There is also the International Federation of Dental Educators and Associations (IFDEA), “a global community of dental educators who have joined together to improve oral health worldwide by sharing knowledge and raising standards.”(4) The group focuses on dental rather than dental hygiene education, and there are no dental hygienists on their board of directors.

The IFDH does focus on dental hygienists and “unites dental hygiene associations from around the world in their common cause of promoting dental health.” The IFDH has a committee on education, as well as information on their website about education, research, awards, community health, and a number of other topics.(4)

The IFDH also offers the IFDH Education Academy, an international continuing education resource for dental hygienists. Courses are offered on the IFDH Education Academy webpage at discounted rates for IFDH Individual Members and members of IFDH Association Members. The United States is a member through the ADHA.

A good resource for those that wish to practice dental hygiene in another country is the “Working Abroad” of the website. The 28 country members of the IFDH list the requirements necessary to work in that particular country. Other information provided includes:
  • Procedures and/or documents that are necessary to be able to work in a country
  • The official licensing body in the country
  • Special conditions that may apply for hygienists who obtain employment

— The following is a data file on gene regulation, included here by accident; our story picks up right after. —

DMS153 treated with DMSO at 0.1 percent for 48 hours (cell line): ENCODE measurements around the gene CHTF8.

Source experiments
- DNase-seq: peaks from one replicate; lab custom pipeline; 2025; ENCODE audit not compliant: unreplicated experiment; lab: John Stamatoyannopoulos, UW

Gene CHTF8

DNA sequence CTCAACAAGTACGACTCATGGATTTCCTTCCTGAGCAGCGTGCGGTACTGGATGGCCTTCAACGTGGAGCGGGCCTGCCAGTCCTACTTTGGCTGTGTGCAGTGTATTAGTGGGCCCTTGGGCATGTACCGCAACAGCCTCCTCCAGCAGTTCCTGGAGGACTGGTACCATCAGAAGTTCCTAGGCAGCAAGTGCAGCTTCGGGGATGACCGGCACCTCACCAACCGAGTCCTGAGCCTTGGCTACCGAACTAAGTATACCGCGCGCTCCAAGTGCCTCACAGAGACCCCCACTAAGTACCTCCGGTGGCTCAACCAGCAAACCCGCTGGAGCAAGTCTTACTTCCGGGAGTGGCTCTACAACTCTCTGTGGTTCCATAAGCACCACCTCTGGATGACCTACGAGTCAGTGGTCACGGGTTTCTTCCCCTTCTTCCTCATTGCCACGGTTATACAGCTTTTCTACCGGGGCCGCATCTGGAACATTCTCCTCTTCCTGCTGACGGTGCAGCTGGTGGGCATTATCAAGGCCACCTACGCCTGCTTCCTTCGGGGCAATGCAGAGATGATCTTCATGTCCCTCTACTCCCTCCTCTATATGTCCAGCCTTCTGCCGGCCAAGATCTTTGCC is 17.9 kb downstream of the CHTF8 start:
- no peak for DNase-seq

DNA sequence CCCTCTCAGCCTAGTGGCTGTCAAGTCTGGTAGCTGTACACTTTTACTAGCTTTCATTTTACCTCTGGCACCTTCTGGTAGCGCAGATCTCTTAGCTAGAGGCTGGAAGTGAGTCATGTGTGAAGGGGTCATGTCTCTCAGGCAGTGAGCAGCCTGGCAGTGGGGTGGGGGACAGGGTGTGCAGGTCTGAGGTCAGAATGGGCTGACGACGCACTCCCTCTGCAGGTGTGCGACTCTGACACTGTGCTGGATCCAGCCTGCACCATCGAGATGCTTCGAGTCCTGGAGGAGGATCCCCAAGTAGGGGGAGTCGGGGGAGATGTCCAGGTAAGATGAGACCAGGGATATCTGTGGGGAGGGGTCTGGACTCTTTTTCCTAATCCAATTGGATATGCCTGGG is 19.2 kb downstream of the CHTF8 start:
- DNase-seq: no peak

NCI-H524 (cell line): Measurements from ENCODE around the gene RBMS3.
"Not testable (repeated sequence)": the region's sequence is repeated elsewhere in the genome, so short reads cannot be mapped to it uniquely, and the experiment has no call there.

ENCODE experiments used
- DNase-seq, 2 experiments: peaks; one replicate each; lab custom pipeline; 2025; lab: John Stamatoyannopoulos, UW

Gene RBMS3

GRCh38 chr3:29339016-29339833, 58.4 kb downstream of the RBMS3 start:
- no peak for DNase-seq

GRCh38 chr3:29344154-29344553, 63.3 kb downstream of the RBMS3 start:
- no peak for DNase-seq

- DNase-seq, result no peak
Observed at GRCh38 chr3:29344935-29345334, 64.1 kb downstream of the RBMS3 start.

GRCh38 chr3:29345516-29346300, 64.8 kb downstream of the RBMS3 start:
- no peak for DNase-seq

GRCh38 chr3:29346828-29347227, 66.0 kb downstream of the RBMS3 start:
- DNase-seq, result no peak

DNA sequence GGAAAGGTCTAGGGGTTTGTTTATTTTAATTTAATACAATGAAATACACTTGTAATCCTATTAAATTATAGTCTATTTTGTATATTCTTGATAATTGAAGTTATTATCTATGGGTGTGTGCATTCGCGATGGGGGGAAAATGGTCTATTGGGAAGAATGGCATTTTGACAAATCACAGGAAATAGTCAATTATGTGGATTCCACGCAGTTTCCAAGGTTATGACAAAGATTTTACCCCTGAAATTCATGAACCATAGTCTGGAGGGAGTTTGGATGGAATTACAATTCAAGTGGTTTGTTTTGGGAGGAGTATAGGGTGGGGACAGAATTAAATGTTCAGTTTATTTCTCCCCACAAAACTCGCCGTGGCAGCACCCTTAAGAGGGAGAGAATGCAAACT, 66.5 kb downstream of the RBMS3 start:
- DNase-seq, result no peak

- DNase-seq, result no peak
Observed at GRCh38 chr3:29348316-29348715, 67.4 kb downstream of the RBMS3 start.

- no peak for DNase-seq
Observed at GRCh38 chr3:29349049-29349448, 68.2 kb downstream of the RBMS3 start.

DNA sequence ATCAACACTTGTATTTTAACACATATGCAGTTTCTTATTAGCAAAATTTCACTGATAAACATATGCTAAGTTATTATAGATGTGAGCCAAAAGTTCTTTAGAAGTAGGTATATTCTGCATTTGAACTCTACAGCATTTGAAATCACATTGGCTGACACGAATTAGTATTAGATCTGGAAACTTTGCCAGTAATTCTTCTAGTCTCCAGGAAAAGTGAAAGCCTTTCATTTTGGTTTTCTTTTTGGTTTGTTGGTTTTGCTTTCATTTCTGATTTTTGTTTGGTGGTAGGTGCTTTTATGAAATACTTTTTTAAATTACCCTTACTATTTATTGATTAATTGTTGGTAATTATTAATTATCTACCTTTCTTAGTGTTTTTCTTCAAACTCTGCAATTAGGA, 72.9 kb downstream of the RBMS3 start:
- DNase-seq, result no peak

• Contacts for a work permit and/or visa
  • Languages spoken
  • Required examinations.
  • Information on the local working environment, scope of practice, standards tasks performed, and country statistics.

There are also countries that have exchange programs for dental hygiene students. Some dental hygiene students travel to other parts of the world as a part of their dental hygiene educational experience. For example, Old Dominion University School of Dental Hygiene is partnering with Physicians for Peace and the University of Nicaragua-León Dental School to establish the first dental hygiene education program in Central America.(5) Old Dominion had also international alliances with Saudi Arabia and Germany. The University of New Mexico's Division of Dental Hygiene established its first international oral health outreach program in Granada, Nicaragua, about five years ago. There are now dental hygiene programs in Brazil, Pakistan, and Nepal, to name a few.

So, reach for your passport, pack your bags, and expand your horizons! We are now a world without borders.

Maria Perno Goldie, RDH, MS is co-founder of the International Dental Hygiene Educator’s Forum, and co-editor of the textbook Dental Hygiene: Applications to Clinical Practice. She was President of ADHA 1997-98 and President of the IFDH 2010-2013. She can be reached at: [email protected].


  1. Jongbloed-Zoet C, Bol-van den Hil EM, La Rivière-Ilsen J, van der Sanden-Stoelinga MSE. Dental hygienists in The Netherlands: the past, present and future. Int J Dent Hygiene 10, 2012; 148–154 DOI: 10.1111/j.1601-5037.2012.00573.x